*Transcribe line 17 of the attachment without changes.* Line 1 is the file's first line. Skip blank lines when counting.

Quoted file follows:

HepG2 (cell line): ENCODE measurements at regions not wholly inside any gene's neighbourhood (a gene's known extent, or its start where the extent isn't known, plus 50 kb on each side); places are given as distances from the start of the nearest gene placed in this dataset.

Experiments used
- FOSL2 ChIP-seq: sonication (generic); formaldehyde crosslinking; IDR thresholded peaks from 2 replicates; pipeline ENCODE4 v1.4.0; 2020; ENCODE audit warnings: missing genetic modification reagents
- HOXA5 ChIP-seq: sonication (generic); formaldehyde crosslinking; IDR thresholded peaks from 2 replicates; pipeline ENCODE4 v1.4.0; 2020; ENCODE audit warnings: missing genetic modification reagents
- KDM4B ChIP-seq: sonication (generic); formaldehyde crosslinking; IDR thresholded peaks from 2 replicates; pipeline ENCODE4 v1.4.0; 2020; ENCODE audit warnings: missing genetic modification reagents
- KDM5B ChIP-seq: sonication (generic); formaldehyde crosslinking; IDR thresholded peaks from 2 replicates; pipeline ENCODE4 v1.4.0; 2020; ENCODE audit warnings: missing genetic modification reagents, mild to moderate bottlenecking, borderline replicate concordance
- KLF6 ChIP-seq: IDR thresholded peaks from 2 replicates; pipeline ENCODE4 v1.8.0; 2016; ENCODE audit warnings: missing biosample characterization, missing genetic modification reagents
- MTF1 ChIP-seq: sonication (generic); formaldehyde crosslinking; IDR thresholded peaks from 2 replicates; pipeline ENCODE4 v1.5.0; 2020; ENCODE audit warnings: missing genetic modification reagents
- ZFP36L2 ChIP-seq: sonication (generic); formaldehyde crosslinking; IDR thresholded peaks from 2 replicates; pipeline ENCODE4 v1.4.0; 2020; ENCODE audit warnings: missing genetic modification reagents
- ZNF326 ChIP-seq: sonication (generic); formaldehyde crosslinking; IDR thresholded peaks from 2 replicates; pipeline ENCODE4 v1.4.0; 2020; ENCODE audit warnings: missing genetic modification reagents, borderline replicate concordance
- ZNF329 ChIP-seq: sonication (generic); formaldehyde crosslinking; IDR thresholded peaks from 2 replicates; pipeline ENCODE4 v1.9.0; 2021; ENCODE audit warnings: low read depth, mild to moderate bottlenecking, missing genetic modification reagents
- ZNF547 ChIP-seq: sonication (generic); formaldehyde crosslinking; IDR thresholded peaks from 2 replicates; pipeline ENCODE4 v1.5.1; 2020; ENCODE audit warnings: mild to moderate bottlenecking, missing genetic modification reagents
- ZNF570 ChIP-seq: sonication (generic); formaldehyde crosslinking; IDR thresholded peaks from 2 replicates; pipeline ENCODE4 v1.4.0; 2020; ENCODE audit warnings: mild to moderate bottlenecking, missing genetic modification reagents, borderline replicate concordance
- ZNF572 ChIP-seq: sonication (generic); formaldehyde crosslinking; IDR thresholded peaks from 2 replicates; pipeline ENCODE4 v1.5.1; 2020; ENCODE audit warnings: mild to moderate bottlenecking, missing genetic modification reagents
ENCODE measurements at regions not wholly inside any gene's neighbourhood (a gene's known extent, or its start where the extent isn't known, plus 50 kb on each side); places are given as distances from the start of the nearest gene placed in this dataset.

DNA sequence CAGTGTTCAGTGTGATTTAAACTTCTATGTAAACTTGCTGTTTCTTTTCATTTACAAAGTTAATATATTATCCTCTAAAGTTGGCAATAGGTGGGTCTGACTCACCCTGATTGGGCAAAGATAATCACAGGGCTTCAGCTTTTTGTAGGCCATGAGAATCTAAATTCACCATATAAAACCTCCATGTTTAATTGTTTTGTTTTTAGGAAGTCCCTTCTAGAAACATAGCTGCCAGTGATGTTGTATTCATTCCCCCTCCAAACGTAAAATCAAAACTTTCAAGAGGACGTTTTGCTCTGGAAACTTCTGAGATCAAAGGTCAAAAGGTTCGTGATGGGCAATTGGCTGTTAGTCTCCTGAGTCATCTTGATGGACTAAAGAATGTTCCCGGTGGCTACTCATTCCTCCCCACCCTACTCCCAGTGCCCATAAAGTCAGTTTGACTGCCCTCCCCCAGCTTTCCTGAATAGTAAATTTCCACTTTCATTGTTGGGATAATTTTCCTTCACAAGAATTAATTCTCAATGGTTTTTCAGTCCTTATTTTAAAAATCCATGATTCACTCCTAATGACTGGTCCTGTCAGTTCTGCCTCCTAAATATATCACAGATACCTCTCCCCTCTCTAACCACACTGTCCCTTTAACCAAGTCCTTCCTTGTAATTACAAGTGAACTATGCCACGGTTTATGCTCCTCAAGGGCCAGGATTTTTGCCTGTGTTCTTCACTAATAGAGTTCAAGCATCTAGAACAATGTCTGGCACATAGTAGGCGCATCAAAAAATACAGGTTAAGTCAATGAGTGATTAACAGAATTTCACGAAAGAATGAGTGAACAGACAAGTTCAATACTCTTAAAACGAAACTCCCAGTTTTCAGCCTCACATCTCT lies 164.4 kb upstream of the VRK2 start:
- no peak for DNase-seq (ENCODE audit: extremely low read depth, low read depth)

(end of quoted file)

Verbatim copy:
- no peak for DNase-seq (ENCODE audit: extremely low read depth, low read depth)